3 Reasons to Rethink Your Baked Goods

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General Mills
Baked goods have always been popular on menus, according to Chef Ted Osorio, of General Mills Convenience and Foodservice. “Consumers crave familiar favorites like muffins, fresh-baked rolls, and biscuits,” he says, “but baked goods are also a fun way to surprise and delight your customers with a new twist on an old favorite.” Unfortunately, scratch-made baked goods can take a toll on kitchen efficiency and labor hours, which is why many successful brands are integrating more speed-scratch or scratch-like items, such as freezer-to-oven baked goods that allow chefs to offer fresh-baked quality without the strain of menuing from-scratch items. Here, we look at three of the biggest reasons why chefs are making the switch.
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General Mills
1. Versatility Across Dayparts

Operators often think of baked goods as being an essential part of their breakfast menu, but in fact they provide a robust amount of versatility that can be incorporated in menus across meal times. 

“For example, biscuits are no longer just for biscuits and gravy or egg sandwiches,” Osorio says. “Chefs can incorporate them as a carrier for sandwiches beyond breakfast.”

Menu inspiration: French Onion roast beef sliders, which can be offered up for lunch, dinner, or snack times in between.

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General Mills
2. Diverse Formats

According to Osorio, there are many ways to customize baked goods by adding different toppings or fillings, or creating different shapes such as muffin tops or miniature loaves of bread.

“Baked goods are a canvas for creativity and allow chefs to showcase their talent,” he says. “For example, cinnamon rolls can be molded into a rose shape or baked with apple slices inside.”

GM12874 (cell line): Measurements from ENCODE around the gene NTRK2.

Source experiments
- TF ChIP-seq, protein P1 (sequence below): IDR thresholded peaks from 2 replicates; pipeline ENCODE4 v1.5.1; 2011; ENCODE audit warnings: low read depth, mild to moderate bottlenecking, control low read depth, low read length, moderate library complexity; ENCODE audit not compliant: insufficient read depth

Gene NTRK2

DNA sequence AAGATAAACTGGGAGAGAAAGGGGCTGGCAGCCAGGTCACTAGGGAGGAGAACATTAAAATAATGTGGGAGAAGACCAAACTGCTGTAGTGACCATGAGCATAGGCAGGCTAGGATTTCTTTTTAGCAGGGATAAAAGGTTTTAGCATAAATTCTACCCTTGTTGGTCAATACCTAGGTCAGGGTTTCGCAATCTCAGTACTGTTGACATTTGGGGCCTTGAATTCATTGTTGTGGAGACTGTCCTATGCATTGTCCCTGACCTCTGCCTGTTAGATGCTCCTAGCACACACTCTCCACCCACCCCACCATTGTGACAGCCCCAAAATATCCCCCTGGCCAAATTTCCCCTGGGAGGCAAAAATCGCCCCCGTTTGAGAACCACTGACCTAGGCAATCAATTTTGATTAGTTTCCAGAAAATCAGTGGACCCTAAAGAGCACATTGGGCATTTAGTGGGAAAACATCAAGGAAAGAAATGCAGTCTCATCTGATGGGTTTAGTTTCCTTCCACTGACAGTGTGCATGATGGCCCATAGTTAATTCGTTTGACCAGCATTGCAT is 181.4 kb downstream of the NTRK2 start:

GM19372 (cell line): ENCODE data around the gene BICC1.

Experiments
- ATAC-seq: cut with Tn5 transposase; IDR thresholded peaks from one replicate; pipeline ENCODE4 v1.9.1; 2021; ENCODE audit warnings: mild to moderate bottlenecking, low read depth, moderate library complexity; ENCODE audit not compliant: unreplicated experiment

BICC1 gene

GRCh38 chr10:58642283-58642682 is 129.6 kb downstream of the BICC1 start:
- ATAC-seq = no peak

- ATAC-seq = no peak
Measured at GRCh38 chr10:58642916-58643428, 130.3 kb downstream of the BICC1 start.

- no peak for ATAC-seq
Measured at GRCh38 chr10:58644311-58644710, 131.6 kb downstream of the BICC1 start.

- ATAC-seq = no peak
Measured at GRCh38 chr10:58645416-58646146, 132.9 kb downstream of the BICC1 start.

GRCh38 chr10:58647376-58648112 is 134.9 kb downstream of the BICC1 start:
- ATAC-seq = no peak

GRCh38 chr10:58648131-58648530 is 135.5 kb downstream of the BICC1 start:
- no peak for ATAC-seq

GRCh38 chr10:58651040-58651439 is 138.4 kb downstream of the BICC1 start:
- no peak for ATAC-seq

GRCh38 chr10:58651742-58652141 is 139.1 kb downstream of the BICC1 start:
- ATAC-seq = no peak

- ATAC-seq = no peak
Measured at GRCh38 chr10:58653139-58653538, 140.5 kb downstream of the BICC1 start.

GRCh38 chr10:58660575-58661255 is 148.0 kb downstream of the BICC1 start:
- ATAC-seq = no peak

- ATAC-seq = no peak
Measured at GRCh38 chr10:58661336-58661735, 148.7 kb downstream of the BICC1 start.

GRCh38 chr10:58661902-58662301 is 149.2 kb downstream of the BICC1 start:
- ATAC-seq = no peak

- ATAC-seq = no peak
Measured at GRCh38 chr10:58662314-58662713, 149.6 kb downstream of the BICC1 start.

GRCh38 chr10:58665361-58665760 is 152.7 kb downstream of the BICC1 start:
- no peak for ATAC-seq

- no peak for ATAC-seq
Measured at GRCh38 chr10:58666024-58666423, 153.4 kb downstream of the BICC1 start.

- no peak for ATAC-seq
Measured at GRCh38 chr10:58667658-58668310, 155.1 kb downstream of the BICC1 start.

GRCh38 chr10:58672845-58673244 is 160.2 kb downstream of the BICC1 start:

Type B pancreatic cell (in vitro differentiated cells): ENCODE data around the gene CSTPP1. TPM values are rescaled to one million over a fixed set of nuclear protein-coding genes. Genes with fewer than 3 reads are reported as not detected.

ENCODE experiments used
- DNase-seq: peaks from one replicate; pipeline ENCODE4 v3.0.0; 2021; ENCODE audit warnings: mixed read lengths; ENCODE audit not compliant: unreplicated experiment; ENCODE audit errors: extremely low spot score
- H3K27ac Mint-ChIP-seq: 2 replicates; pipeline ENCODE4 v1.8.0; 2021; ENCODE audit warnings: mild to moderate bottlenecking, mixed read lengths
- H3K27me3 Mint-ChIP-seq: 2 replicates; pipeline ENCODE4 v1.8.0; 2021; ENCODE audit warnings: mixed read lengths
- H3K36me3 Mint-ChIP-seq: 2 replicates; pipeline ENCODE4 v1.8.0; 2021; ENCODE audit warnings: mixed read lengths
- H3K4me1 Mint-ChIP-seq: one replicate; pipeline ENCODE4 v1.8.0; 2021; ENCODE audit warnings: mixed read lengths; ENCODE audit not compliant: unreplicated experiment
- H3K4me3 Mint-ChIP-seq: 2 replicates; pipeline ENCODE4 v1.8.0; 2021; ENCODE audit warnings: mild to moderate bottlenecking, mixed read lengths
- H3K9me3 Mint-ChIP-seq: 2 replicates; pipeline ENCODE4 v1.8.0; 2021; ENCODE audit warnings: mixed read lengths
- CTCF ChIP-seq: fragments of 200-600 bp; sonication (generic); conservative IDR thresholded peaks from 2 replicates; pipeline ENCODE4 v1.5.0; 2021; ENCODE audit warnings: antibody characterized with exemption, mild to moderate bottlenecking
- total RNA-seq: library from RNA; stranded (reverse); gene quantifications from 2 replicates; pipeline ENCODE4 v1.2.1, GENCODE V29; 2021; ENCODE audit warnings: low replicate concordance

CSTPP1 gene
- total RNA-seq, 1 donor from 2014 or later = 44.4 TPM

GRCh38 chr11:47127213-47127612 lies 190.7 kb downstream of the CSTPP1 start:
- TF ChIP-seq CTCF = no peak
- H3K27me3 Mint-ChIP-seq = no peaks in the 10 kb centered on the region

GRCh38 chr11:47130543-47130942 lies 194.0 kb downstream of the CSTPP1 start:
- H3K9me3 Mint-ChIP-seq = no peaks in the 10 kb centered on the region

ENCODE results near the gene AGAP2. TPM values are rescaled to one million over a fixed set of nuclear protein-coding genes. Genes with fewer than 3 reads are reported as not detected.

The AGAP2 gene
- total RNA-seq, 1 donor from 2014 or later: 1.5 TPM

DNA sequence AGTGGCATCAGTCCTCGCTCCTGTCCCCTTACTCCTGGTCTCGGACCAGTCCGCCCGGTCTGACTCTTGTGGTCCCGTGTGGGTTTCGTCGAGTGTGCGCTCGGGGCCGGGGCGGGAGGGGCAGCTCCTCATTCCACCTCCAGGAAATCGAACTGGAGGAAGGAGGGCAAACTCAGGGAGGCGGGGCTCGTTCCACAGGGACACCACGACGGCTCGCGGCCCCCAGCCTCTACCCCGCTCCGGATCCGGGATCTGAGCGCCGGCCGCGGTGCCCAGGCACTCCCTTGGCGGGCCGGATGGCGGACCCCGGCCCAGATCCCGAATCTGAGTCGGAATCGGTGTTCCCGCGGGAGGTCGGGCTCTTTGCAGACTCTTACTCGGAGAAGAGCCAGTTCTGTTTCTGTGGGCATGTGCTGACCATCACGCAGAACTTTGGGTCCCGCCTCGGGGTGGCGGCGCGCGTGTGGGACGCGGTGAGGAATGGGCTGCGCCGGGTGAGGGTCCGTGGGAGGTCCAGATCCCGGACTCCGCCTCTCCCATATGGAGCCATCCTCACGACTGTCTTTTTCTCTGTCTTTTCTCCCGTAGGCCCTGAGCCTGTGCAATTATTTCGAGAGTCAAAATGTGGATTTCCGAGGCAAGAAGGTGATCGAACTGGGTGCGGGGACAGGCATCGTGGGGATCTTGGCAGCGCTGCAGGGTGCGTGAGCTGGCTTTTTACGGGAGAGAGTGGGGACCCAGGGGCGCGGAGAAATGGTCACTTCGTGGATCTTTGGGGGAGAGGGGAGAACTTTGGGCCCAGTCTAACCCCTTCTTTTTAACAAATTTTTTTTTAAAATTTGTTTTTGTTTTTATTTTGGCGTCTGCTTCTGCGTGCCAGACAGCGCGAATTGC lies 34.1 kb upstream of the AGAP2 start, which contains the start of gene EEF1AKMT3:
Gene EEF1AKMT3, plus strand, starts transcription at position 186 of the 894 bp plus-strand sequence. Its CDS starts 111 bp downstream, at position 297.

Menu inspiration: Cinnamon roll cobbler, served warm with a scoop of vanilla ice cream and a drizzle of caramel sauce.

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3. Upsell Opportunities

When it comes to menu offerings, operators should try to create a balance between classic baked goods that customers know and love, and signature items that will stimulate new interest and encourage impulse purchases.

“There are ways to increase the perceived value of baked goods as well,” Osorio says, “by adding a drizzle of maple icing and bacon crumbles, for example, or leveraging the current s’mores craze by adding marshmallows and gingerbread crumbs to a chocolate muffin.”

Menu inspiration: Scone bear claws, which reshape dough rounds to form a classic sweet breakfast treat.

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Baked goods will always be popular on menus. One of the reasons for this, according to Chef Dawn Petersen of Jarrety’s Place in Rochester, Indiana, is that consumers often don’t have the time or know-how to create quality baked goods at home and they want to treat themselves when they eat out at a restaurant.

Capitalizing on this demand, restaurateurs can rely on baked good sales to be key drivers of revenue, however maximizing that profitability means incorporating the most efficient techniques.